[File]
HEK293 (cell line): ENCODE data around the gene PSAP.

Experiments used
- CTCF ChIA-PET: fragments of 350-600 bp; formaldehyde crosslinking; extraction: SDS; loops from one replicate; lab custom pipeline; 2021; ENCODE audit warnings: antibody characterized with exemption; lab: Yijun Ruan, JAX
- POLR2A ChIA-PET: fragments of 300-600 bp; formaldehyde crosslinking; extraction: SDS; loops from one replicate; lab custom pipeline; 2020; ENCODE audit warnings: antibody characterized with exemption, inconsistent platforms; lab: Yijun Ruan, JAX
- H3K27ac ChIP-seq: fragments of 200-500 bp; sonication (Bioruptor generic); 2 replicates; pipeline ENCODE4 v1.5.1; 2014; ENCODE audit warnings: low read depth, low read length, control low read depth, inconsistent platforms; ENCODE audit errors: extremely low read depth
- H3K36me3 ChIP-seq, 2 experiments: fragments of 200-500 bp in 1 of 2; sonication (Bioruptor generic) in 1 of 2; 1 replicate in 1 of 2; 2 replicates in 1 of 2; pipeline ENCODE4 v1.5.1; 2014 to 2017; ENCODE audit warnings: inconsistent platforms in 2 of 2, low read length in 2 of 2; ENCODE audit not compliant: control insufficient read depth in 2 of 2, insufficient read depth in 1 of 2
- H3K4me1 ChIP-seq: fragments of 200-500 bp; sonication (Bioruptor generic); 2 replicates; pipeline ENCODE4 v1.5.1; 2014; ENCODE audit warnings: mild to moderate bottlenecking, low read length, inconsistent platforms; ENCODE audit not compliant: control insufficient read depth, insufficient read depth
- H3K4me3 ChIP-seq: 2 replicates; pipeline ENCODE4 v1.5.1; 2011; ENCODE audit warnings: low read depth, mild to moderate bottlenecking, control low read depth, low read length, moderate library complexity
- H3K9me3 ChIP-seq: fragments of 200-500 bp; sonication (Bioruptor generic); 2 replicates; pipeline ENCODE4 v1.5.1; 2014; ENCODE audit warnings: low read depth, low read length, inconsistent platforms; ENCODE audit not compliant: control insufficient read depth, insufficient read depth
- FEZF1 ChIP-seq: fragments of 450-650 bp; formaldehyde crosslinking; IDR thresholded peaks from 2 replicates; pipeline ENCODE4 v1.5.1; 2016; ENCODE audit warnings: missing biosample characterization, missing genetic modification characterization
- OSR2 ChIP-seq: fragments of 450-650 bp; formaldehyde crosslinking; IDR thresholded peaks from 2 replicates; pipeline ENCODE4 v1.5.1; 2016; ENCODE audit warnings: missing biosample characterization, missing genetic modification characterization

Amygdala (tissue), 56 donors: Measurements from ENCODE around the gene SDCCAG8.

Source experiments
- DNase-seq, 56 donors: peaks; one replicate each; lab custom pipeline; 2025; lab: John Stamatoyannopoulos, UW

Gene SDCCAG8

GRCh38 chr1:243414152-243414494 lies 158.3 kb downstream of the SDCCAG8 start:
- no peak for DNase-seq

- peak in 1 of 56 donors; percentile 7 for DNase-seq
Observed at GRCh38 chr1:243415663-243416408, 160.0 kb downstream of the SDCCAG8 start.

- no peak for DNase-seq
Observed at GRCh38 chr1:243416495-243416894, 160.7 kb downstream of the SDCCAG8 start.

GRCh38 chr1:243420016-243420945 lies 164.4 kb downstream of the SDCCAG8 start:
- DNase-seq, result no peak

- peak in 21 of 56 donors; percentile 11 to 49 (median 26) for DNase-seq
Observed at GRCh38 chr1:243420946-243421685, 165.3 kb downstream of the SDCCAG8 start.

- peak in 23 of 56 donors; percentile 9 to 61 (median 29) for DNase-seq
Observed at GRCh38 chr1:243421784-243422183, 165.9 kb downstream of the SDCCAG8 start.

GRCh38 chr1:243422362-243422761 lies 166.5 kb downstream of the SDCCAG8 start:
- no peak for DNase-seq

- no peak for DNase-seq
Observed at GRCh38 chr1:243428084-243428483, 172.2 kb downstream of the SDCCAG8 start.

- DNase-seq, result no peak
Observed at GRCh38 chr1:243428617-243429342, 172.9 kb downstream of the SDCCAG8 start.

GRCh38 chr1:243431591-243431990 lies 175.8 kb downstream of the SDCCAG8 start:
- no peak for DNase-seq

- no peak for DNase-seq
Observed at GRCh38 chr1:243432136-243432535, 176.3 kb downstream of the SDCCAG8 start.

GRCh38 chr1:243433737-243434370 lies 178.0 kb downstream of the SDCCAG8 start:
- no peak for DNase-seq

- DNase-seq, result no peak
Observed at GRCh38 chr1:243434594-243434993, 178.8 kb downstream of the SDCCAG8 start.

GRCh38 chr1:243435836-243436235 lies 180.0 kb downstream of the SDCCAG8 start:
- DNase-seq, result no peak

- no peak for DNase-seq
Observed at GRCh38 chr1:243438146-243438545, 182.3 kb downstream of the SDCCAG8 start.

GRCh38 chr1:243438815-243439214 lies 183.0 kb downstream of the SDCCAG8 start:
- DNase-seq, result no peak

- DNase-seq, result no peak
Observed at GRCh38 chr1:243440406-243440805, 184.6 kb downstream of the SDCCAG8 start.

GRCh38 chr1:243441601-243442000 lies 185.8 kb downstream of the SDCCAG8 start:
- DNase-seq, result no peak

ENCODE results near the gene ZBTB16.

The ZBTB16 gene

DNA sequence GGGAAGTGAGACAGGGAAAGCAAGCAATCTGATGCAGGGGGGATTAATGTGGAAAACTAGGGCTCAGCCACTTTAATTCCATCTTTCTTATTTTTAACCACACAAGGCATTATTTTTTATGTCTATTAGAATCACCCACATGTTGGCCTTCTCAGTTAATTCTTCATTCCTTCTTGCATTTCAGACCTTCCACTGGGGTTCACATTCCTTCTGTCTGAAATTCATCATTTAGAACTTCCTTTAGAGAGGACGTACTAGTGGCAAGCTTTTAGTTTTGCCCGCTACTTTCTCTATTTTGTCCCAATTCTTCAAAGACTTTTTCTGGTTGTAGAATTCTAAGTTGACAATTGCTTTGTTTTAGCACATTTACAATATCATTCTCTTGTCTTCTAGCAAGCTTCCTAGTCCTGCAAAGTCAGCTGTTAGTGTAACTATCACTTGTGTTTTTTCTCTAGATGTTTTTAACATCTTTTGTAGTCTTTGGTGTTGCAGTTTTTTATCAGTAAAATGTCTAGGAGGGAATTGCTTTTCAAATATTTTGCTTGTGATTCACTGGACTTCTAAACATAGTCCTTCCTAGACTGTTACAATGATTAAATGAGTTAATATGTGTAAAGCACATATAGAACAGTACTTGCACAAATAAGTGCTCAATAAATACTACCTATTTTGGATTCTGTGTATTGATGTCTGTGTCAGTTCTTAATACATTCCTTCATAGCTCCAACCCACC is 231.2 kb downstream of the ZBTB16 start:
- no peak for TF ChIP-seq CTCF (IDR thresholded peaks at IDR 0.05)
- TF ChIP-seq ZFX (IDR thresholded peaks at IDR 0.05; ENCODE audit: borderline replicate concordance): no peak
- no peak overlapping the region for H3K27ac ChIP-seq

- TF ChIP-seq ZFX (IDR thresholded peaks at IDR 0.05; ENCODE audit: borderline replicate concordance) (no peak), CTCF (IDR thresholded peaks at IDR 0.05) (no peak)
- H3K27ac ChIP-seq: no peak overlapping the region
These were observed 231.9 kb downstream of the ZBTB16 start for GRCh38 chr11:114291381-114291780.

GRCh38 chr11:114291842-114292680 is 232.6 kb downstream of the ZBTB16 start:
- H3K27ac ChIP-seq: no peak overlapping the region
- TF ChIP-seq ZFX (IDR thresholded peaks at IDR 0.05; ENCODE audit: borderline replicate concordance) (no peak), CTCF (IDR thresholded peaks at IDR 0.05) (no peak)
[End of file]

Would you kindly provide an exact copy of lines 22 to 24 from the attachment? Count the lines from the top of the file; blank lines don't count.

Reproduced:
GRCh38 chr1:243420016-243420945 lies 164.4 kb downstream of the SDCCAG8 start:
- DNase-seq, result no peak

- peak in 21 of 56 donors; percentile 11 to 49 (median 26) for DNase-seq